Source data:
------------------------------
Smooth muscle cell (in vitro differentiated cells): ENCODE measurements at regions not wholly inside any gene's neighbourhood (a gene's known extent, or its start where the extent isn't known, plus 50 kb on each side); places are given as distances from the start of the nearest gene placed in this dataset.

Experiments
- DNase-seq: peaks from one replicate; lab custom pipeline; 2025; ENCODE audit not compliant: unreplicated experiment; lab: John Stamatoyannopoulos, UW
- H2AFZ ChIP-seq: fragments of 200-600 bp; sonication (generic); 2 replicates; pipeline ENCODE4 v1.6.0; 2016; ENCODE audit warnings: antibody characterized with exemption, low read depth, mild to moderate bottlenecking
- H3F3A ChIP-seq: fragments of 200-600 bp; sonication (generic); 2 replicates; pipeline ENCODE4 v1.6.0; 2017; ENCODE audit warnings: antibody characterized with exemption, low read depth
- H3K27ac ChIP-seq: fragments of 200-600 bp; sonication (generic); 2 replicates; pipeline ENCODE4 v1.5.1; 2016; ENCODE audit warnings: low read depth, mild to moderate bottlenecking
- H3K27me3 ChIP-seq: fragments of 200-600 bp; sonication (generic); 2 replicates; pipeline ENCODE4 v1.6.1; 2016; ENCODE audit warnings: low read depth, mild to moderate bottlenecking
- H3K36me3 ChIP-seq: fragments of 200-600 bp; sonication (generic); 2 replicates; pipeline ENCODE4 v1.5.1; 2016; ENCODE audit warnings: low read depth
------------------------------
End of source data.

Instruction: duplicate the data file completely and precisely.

Smooth muscle cell (in vitro differentiated cells): ENCODE measurements at regions not wholly inside any gene's neighbourhood (a gene's known extent, or its start where the extent isn't known, plus 50 kb on each side); places are given as distances from the start of the nearest gene placed in this dataset.

Experiments
- DNase-seq: peaks from one replicate; lab custom pipeline; 2025; ENCODE audit not compliant: unreplicated experiment; lab: John Stamatoyannopoulos, UW
- H2AFZ ChIP-seq: fragments of 200-600 bp; sonication (generic); 2 replicates; pipeline ENCODE4 v1.6.0; 2016; ENCODE audit warnings: antibody characterized with exemption, low read depth, mild to moderate bottlenecking
- H3F3A ChIP-seq: fragments of 200-600 bp; sonication (generic); 2 replicates; pipeline ENCODE4 v1.6.0; 2017; ENCODE audit warnings: antibody characterized with exemption, low read depth
- H3K27ac ChIP-seq: fragments of 200-600 bp; sonication (generic); 2 replicates; pipeline ENCODE4 v1.5.1; 2016; ENCODE audit warnings: low read depth, mild to moderate bottlenecking
- H3K27me3 ChIP-seq: fragments of 200-600 bp; sonication (generic); 2 replicates; pipeline ENCODE4 v1.6.1; 2016; ENCODE audit warnings: low read depth, mild to moderate bottlenecking
- H3K36me3 ChIP-seq: fragments of 200-600 bp; sonication (generic); 2 replicates; pipeline ENCODE4 v1.5.1; 2016; ENCODE audit warnings: low read depth